A child’s pursuit of happiness in life is predicated on:
who they know, and what they know.
Children born into poverty have no control over who they know. Their only way to succeed in life is through what they know, making reading the single most important skill a child needs to learn.
If you’re a child born into a middle-class family in this country, you have an average of 13 age-appropriate books in your home. But if you’re a child born into less fortunate circumstances, you have one book to share with 300 other children in your neighborhood.
Children’s book ownership, starting at a very young age, is imperative to gaining an appreciation for books, developing “reading readiness,” supporting literacy growth throughout the primary years, and ultimately becoming a skilled reader.
The research is clear.
Below are 18 facts about children’s literacy in America that inspire us every day to make a difference in the lives of thousands of at-risk children.
- Having books in the home is twice as important as the father’s education level. Research in Social Stratification and Mobility
- The single most significant factor influencing a child’s early educational success is an introduction to books and being read to at home prior to beginning school. National Commission on Reading
- The only behavior measure that correlates significantly with reading scores is the number of books in the home. The Literacy Crisis: False Claims, Real Solutions
- Children who struggle in vain with reading in the first grade soon decide that they neither like nor want to read. Juel
- Two-thirds of students who cannot read proficiently by the end of the 4th grade will end up in jail or on welfare. BegintoRead.com
- Urging young people to read more when there is little available to read makes as much sense as urging starving people to eat, when no food is available. Krashen
- In middle-income neighborhoods the ratio of books per child is 13 to 1, in low-income neighborhoods, the ratio is 1 age-appropriate book for every 300 children. Neuman, Susan B. and David K. Dickinson, ed. Handbook of Early Literacy Research, Volume 2. New York, NY
- 80% of preschool and after-school programs serving low-income populations have no age-appropriate books for their children. Neuman, Susan B., et al. Access for All: Closing the Book Gap for Children in Early Education. Newark, DE: International Reading Association.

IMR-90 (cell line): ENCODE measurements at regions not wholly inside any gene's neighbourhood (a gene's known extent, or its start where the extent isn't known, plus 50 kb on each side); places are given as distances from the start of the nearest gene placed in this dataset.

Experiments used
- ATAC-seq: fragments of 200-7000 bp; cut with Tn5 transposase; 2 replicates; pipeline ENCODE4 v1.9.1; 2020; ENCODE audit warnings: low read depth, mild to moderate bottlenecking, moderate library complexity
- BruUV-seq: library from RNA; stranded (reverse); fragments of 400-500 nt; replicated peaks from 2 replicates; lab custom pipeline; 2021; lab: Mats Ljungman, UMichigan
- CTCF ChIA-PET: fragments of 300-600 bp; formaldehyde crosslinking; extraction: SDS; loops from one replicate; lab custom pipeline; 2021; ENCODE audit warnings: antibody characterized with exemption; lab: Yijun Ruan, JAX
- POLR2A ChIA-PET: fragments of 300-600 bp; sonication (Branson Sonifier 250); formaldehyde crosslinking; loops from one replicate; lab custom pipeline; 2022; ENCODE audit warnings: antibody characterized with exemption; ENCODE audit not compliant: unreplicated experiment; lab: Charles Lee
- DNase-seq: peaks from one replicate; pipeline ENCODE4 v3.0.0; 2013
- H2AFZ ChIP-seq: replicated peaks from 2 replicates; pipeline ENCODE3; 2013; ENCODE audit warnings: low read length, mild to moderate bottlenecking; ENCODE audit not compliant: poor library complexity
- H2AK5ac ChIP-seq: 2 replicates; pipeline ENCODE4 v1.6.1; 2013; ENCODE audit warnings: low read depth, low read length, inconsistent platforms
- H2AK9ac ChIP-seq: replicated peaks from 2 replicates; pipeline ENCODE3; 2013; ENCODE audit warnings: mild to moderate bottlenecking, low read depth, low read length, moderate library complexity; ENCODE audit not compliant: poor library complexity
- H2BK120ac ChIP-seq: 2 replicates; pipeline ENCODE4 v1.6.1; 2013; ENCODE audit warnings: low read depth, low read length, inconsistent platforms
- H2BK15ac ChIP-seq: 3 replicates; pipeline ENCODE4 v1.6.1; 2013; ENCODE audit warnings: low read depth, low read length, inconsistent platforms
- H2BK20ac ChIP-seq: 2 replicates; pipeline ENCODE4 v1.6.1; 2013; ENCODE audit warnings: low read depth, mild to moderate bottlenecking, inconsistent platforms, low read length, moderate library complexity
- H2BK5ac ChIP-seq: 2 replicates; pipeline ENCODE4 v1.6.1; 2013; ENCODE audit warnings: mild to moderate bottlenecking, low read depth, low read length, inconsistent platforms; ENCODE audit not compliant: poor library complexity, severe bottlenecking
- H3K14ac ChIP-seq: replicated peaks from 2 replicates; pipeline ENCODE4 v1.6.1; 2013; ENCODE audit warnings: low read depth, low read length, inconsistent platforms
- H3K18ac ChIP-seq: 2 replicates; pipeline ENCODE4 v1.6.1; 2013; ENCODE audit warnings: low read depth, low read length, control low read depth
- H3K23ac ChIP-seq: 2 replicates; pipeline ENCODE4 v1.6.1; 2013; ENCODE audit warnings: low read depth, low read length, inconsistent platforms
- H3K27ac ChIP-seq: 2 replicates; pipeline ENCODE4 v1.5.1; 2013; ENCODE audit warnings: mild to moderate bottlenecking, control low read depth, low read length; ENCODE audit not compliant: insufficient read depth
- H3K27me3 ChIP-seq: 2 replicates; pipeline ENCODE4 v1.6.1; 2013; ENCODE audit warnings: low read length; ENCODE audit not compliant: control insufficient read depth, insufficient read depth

- 61% of low-income families have no books at all in their homes for their children. Reading Literacy in the United States.
- Only 24% of Waukegan 6 year olds engage with books! 2009 Kindergarten Readiness Assessment, United Way of Lake County
- More than $2 billion is spent each year on students who repeat a grade because they have reading problems. U.S. Department of Health and Human Services
- Perhaps the most serious problem with current literacy campaigns is that they ignore, and even divert attention from, the real problem: Lack of access to books for children of poverty. Krashen
- Each dropout, over his or her lifetime, costs the nation approximately $260,000. Rouse, C.E. (2005). “Labor market consequences of an inadequate education.” Paper prepared the Social Costs of Inadequate Education symposium, Teachers College Columbia University
- When the State of Arizona projects how many prison beds it will need, it factors in the number of kids who read well in fourth grade. Arizona Republic (9-15-2004) Advertisement by Sheahomes
- The most successful way to improve the reading achievement of low-income children is to increase their access to print. Newman, Sanford, et all. “American’s Child Care Crisis: A Crime Prevention Tragedy”; Fight Crime: Invest in Kids.
- Out-of-school reading habits of students has shown that even 15 minutes a day of independent reading can expose students to more than a million words of text in a year. Anderson, Wilson, & Fielding.
- A single, brief exposure to good reading material can result in a clear increase in enthusiasm for reading. Ramos and Krashen; Cho and Krashen
- In 2009, Americans spent $3.2 billion on children’s books.